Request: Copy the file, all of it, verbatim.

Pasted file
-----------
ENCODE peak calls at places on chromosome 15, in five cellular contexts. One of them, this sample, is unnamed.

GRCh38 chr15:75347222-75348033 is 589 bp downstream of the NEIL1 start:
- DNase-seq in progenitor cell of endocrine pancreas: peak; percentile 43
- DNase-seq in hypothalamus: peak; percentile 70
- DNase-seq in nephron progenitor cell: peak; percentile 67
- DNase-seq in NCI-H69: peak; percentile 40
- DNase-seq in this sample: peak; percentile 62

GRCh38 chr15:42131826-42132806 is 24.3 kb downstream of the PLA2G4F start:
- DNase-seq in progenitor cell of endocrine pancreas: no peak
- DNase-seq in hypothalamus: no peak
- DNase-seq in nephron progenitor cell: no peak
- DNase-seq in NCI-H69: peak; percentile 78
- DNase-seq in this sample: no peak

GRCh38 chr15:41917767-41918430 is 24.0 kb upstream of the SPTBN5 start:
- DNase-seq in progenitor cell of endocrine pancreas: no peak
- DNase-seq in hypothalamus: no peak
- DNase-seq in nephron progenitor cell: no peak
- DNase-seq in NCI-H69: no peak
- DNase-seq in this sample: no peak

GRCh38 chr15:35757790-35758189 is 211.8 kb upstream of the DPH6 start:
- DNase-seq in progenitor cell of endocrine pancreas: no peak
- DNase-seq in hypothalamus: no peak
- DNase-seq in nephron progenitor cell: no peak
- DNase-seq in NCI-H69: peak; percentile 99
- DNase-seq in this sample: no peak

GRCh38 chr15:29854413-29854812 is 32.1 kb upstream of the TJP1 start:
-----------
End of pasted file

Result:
ENCODE peak calls at places on chromosome 15, in five cellular contexts. One of them, this sample, is unnamed.

GRCh38 chr15:75347222-75348033 is 589 bp downstream of the NEIL1 start:
- DNase-seq in progenitor cell of endocrine pancreas: peak; percentile 43
- DNase-seq in hypothalamus: peak; percentile 70
- DNase-seq in nephron progenitor cell: peak; percentile 67
- DNase-seq in NCI-H69: peak; percentile 40
- DNase-seq in this sample: peak; percentile 62

GRCh38 chr15:42131826-42132806 is 24.3 kb downstream of the PLA2G4F start:
- DNase-seq in progenitor cell of endocrine pancreas: no peak
- DNase-seq in hypothalamus: no peak
- DNase-seq in nephron progenitor cell: no peak
- DNase-seq in NCI-H69: peak; percentile 78
- DNase-seq in this sample: no peak

GRCh38 chr15:41917767-41918430 is 24.0 kb upstream of the SPTBN5 start:
- DNase-seq in progenitor cell of endocrine pancreas: no peak
- DNase-seq in hypothalamus: no peak
- DNase-seq in nephron progenitor cell: no peak
- DNase-seq in NCI-H69: no peak
- DNase-seq in this sample: no peak

GRCh38 chr15:35757790-35758189 is 211.8 kb upstream of the DPH6 start:
- DNase-seq in progenitor cell of endocrine pancreas: no peak
- DNase-seq in hypothalamus: no peak
- DNase-seq in nephron progenitor cell: no peak
- DNase-seq in NCI-H69: peak; percentile 99
- DNase-seq in this sample: no peak

GRCh38 chr15:29854413-29854812 is 32.1 kb upstream of the TJP1 start: